Following a request from the European Commission, the EFSA Panel on Food Additives and Nutrient Sources added to Food (ANS) provides a scientific opinion regarding the safety of use of gaseous chlorine dioxide as a preservative that is slowly released in cold food storage areas. Gaseous chlorine dioxide is generated from tubes that contain two reactants, which upon mixing slowly release gaseous chlorine dioxide. The tubes are to be used in cold storage rooms or in refrigerators for domestic use. In consideration of the reactive nature of gaseous chlorine dioxide, the Panel assessed to what extent chlorinated species are generated by the interaction of gaseous chlorine dioxide, under the proposed conditions of use, with some model food matrices. According to the applicant, the only by-products resulting from the proposed use of gaseous chlorine dioxide are chlorite and chlorate; therefore, the safety of these by-products has also been assessed. From the data provided by the applicant, under domestic refrigerator-like experimental conditions, the treatment of model food matrices with gaseous chlorine dioxide led to low amounts of by-products and did not produce chlorinated organic by-products. Chlorate was not detected in the model food matrices tested. Consequently, considering the negligible amounts in model food matrices of the parent compound and of its by-products chlorite and chlorate, together with the available toxicity database, the Panel concluded that, under the domestic refrigerator-like conditions of use proposed by the applicant, the consumption of foods treated with gaseous chlorine dioxide would not be a safety concern. The risk resulting from exposure of the consumer to chlorine dioxide by inhalation was not assessed, because this is outside the remit of the Panel. The Panel considered that a new assessment would be warranted in case of any change in the conditions of use.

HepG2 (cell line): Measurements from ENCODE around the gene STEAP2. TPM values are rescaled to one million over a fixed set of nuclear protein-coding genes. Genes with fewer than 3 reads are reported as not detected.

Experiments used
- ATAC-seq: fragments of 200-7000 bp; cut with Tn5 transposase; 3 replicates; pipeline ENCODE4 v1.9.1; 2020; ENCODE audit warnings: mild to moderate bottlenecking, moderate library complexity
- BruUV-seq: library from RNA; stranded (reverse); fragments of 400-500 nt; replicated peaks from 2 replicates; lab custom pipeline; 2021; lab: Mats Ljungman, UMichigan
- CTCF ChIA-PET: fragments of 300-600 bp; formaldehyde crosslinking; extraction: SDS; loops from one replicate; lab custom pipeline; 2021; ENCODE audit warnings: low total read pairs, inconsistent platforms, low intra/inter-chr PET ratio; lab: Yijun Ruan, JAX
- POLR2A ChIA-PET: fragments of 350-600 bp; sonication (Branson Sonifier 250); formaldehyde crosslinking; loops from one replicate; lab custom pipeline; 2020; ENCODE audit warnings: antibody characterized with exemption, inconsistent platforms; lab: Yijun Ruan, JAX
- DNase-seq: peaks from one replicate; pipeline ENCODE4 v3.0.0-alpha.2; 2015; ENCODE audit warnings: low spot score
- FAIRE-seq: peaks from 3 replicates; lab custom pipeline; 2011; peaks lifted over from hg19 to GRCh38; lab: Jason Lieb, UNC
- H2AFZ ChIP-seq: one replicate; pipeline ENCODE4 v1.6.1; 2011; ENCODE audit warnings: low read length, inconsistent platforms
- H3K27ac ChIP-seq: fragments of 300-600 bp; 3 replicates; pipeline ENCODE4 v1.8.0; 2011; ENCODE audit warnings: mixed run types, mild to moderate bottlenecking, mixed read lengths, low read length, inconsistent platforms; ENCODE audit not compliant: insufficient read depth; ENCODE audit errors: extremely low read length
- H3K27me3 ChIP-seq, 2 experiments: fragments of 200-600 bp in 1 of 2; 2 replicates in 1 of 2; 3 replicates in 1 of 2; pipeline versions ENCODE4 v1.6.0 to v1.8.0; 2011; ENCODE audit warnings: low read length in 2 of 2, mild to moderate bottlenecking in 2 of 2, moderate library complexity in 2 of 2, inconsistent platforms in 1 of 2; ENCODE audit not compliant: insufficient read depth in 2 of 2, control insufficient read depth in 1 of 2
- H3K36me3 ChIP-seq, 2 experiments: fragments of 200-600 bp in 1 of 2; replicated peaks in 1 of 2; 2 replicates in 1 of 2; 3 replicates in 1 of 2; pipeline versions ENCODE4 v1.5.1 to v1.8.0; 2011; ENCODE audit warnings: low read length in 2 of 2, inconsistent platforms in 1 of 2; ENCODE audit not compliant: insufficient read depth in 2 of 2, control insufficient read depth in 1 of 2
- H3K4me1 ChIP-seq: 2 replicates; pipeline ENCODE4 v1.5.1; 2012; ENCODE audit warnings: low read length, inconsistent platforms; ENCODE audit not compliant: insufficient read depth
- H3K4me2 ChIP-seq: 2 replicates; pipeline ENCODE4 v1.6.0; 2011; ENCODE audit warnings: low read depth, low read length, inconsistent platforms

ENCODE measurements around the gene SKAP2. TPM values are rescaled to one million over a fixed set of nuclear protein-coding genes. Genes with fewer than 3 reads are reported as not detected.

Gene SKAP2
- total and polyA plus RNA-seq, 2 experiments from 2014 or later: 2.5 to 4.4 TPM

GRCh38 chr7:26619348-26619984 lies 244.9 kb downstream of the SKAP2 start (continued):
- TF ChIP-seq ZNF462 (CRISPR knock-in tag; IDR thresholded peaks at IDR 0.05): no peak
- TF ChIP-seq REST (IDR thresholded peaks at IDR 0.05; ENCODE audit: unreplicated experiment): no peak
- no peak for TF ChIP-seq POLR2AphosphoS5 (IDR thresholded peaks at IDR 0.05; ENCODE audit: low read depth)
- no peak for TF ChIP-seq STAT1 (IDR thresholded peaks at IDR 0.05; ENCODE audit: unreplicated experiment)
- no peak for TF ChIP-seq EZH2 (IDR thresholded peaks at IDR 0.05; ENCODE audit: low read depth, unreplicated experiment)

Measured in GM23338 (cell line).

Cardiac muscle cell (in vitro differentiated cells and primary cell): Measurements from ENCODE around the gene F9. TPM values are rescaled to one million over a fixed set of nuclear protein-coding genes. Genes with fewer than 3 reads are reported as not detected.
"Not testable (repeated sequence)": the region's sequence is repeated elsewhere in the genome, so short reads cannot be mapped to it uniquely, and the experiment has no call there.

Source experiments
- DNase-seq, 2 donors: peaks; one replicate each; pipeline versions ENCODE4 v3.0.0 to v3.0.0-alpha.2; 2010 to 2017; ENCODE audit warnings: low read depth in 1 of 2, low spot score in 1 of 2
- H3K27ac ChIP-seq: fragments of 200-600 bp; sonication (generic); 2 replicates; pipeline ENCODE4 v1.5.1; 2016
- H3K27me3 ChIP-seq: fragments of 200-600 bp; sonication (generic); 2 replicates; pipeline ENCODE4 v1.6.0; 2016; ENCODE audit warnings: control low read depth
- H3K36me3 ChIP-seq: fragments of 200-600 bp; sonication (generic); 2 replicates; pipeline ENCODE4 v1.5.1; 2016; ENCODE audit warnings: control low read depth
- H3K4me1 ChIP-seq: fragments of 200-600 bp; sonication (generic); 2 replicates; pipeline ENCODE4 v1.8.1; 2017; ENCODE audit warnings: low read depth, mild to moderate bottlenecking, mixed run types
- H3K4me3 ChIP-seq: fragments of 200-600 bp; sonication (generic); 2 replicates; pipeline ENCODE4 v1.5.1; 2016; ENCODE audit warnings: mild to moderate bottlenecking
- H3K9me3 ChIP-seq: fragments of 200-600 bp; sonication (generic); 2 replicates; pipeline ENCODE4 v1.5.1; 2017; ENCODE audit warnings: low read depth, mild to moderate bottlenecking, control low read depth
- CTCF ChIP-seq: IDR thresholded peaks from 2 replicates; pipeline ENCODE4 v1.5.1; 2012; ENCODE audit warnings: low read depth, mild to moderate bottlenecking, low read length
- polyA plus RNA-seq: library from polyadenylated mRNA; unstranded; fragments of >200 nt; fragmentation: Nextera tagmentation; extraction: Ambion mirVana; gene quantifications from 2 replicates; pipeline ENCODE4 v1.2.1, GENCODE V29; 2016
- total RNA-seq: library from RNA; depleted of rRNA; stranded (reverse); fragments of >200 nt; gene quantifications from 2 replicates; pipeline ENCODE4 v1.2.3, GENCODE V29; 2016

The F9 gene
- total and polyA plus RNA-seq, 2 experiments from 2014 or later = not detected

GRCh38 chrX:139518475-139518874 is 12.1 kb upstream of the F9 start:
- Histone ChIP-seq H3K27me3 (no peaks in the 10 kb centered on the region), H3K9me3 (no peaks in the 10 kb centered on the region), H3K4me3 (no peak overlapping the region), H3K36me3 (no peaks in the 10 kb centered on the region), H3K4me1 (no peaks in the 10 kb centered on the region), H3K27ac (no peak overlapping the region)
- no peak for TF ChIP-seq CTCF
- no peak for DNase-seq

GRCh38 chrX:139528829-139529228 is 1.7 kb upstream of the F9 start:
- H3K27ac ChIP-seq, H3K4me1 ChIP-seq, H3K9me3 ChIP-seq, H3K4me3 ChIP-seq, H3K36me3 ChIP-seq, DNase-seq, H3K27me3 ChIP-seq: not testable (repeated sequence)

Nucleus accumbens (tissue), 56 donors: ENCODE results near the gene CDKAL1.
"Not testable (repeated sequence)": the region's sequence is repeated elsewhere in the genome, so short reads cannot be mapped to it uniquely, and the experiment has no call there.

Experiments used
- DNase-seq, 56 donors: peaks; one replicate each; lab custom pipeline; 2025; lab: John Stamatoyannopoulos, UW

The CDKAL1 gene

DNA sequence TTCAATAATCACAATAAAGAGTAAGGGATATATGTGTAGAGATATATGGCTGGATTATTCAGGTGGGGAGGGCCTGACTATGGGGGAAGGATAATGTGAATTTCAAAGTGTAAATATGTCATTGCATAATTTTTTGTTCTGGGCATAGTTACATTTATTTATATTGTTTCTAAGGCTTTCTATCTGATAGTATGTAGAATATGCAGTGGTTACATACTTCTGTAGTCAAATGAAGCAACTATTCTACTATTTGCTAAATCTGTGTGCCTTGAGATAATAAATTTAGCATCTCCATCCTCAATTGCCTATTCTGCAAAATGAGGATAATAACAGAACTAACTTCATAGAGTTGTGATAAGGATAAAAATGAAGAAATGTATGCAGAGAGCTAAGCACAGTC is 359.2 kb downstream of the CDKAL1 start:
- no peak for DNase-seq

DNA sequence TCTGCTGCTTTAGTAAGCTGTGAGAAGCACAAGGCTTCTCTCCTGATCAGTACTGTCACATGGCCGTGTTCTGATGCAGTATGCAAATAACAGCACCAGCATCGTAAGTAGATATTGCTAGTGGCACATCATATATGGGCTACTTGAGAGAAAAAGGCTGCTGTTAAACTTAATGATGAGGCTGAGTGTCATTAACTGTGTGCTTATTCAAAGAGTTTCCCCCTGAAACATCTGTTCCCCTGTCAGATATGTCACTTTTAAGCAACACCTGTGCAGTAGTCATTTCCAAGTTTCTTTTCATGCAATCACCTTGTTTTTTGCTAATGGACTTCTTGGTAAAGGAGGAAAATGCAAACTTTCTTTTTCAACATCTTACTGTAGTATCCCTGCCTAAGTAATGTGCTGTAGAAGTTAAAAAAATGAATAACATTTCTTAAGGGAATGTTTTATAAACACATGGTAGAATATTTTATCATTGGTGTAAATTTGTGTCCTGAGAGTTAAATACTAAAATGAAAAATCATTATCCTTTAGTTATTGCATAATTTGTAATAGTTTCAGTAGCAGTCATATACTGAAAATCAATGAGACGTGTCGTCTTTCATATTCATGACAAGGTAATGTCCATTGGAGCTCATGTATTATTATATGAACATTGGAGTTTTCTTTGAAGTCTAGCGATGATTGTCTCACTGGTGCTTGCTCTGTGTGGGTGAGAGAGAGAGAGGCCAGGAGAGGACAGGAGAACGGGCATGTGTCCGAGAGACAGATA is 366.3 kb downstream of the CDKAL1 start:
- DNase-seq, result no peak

Summary

Following a request from the European Commission, the EFSA Panel on Food Additives and Nutrient Sources added to Food (ANS) provides a scientific opinion regarding the safety of the use of gaseous chlorine dioxide (ClO2) as preservative that is slowly released in cold food storage areas.

The chlorine dioxide gas is generated in situ from tubes that contain two reactants, which upon activation slowly release gaseous ClO2. The tubes are to be used in cold storage rooms or in refrigerators for domestic use. The Panel noted that the mode of generation of ClO2 proposed by the applicant is different from the ones already used and accepted so far.